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Retronychia: A rare cause of chronic paronychia

  • Author(s): Zaraa, Ines
  • Kort, Rym
  • Mokni, Mourad
  • Osman, Amel Ben
  • et al.
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Retronychia: A rare cause of chronic paronychia
Ines Zaraa1,2, Rym Kort1, Mourad Mokni1,2, Amel Ben Osman1,2
Dermatology Online Journal 18 (6): 9

1. Dermatology, La Rabta Hospital, Tunis, Tunisia
2. Faculté de médicine de Tunis, Université El Manar, Tunis, Tunisia


Abstract

Retronychia, described in 1999, is a rare entity of ingrown toenails. Embedding of the nail into the proximal nail fold (PNF) leads to chronic inflammatory changes. Herein, we report a new case that exhibited persistent paronychia in a 23-year-old woman. Retronychia usually does not recur once treated with avulsion. It should be suspected in the event of chronic proximal paronychia.



Case synopsis

A 23-year-old woman with no pertinent medical history presented with a 4-month period of painful swelling of her right great toenail. There was no history of a traumatic precipitating event except the wearing of tight shoes. She did not respond to topical steroids and systemic antibiotics.

On examination, the right great toenail exhibited yellowish discoloration with distal onycholysis. The PNF was swollen with marked inflammation (Figure 1). The diagnosis of retronychia was made based on medical history and clinical findings. An avulsion of the nail under digital block anesthesia was performed. The nail was freed from the PND and lifted out.


Figure 1Figure 2
Figure 1. Extensive paronychia at the time of presentation: retronychia starts with disruption of the longitudinal growth of the nail because of an insult, and then complete with the growth of a new nail, the old one is pushed upwards and backwards. This leads to embedding of the top nail into the ventral aspect of the proximal nail fold and subsequent inflammation of the periungual skin

Figure 2. Healthy looking nail, 9 months after surgical avulsion of the top nail.

The patient was without complaint within 10 days after surgery. Nine months later, the nail had regrown normally (Figure 2).

Retronychia is a latino-greek term which signifies backwards for retro and nail for onychia [3]. Since its first description, fewer than 40 cases have been cited in the literature [1, 2, 3]. It usually affects young adults (mean age about 39 years) with a female preponderance [3]. It starts with the disruption of the longitudinal growth of the nail because of an acute insult, usually of a physical nature (tight shoes in our case) [1, 3]. As reported in our patient, it mainly involves the great toes and less frequently the thumbs and index fingers [1]. In our case, retronychia was suspected because of persistent proximal paronychia that was resistant to the use of topical steroids and systemic antibiotics. In addition, several features seen in retronychia such as the yellow coloration of the nail, onycholysis, and inflammatory exudates were found in our case [1, 2, 3]. The differential diagnosis includes several subungual tumors and cysts. Specifically, Bowen disease, glomic tumor, squamous cell carcinomas, keratoacanthomas, enchondromas, and amelanotic malignant melanomas, have been reported as appearing as chronic paronychia [2, 4].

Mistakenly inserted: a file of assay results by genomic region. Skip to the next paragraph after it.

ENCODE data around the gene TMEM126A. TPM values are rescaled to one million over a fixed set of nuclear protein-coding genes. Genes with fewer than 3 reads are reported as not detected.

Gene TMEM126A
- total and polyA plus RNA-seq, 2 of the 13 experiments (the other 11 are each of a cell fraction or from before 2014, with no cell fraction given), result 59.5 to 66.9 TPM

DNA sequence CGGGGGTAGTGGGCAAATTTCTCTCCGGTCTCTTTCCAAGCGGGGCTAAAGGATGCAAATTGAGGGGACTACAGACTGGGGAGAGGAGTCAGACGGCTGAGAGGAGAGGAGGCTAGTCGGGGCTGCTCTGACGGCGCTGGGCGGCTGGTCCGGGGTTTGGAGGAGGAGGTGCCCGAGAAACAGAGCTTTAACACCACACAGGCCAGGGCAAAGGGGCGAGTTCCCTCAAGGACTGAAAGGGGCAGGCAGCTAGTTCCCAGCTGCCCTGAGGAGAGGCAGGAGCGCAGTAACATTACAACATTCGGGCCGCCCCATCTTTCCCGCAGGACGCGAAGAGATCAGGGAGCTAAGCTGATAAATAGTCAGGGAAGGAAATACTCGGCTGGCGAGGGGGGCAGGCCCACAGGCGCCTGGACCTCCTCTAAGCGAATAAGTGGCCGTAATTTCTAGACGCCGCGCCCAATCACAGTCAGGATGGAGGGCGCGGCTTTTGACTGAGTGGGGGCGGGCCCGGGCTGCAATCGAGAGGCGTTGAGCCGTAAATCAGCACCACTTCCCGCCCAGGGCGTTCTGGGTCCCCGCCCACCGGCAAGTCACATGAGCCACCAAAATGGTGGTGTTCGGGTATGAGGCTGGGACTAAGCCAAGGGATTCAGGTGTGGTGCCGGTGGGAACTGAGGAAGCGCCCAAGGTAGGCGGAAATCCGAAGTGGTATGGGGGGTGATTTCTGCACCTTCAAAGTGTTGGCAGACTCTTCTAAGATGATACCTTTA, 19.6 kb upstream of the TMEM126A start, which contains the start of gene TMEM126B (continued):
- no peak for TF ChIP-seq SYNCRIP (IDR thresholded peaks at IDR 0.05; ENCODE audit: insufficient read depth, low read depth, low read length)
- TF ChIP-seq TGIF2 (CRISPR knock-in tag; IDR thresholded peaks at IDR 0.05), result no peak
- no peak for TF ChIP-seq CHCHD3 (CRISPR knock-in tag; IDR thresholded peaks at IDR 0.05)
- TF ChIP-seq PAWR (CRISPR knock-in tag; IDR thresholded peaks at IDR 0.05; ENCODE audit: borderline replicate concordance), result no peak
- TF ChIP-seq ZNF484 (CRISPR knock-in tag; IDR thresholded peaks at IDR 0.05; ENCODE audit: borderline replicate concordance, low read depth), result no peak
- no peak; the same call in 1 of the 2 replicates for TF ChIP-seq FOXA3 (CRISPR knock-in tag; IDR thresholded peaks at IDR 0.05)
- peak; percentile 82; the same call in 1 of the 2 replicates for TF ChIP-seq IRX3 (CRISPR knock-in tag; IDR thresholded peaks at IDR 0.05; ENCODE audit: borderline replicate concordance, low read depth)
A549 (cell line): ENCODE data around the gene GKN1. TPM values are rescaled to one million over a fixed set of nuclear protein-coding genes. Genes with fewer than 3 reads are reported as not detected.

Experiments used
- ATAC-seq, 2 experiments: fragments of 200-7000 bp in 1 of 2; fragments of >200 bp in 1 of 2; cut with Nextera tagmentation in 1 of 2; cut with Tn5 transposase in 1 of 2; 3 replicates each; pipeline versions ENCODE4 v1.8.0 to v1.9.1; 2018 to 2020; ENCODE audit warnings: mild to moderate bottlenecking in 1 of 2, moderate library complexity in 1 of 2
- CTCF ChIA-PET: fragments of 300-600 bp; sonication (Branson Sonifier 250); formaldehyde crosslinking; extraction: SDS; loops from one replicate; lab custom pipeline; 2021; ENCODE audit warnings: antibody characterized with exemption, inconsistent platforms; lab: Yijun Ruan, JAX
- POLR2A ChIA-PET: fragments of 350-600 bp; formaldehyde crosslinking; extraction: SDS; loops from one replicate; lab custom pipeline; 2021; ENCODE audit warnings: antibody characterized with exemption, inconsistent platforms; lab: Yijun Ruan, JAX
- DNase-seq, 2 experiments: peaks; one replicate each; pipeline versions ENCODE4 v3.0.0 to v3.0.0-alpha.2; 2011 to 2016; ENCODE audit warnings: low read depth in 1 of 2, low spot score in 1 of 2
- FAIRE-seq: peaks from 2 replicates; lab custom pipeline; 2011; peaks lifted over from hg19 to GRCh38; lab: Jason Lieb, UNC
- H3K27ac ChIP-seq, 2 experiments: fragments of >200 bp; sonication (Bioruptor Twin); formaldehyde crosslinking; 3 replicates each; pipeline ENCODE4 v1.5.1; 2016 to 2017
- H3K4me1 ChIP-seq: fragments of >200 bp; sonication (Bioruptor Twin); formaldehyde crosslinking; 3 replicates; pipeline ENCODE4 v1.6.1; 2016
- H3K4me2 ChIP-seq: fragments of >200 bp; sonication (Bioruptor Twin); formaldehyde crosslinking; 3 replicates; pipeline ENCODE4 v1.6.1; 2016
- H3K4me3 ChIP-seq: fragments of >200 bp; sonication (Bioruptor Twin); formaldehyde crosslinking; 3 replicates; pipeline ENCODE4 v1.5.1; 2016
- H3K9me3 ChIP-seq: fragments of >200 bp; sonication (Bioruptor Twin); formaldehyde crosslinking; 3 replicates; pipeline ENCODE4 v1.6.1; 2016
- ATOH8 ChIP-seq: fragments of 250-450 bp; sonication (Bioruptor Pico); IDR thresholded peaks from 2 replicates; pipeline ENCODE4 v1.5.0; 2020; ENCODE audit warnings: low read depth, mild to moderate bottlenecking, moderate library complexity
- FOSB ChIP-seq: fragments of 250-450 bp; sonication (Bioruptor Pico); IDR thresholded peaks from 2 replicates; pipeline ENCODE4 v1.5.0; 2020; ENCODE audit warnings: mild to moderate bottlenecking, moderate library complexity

Retronychia results from the loss of continuity of the nail plate with the matrix [2]. With the growth of a new nail, the old one is pushed upwards and backwards [3]. This leads to embedding of the old nail and pushes it up instead of out. This creates a proximal ingrowing nail and subsequent inflammation of the PNF [1, 2, 3, 4]. Recently, however, the use of ultrasound imaging has demonstrated that retronychia is the result of a direct mechanism. The new fragment is subject to traction development generated by inflammatory, granulation tissue and is probably involved in the posterior translation (backward motion) of the whole nail unit [5].

Retronychia usually does not recur and once treated with avulsion, it generally resolves without complications [2, 3]. After avulsion, our patient was soon without complaints and no recurrence occurred. Retronychia should be suspected in the event of chronic PNF paronychia.

References

1. De Berker DA, Renal J. Retronychia-proximal ingrowing nail. J Eur Acad Dermatol Venereol 1999; 12: S126.

2. De Berker DA, Richert B, Duhard E, Piraccini BM, André J, Baran R. Retronychia: Proximal ingrowing of the nail plate. J Am Acad Dermatol 2008; 58: 978-83. [PubMed]

3. Baumgartner M, Haneke E. Retronychia: Diagnosis and treatment. Dermatol Surg 2010;36:1610-1614. [PubMed]

4. Dahdah MJ, Kibbi AG, Ghosn S. Retronychia: report of two cases. J Am Acad Dermatol 2008; 58: 1051-3. [PubMed]

5. Wortsman X, Wortsman J, Guerrero R, Sotot R, Baran R. Anatomical changes in retronychia and onychomadesis detected using ultrasound. Dermatol Surg 2010; 36: 1615-20. [PubMed]

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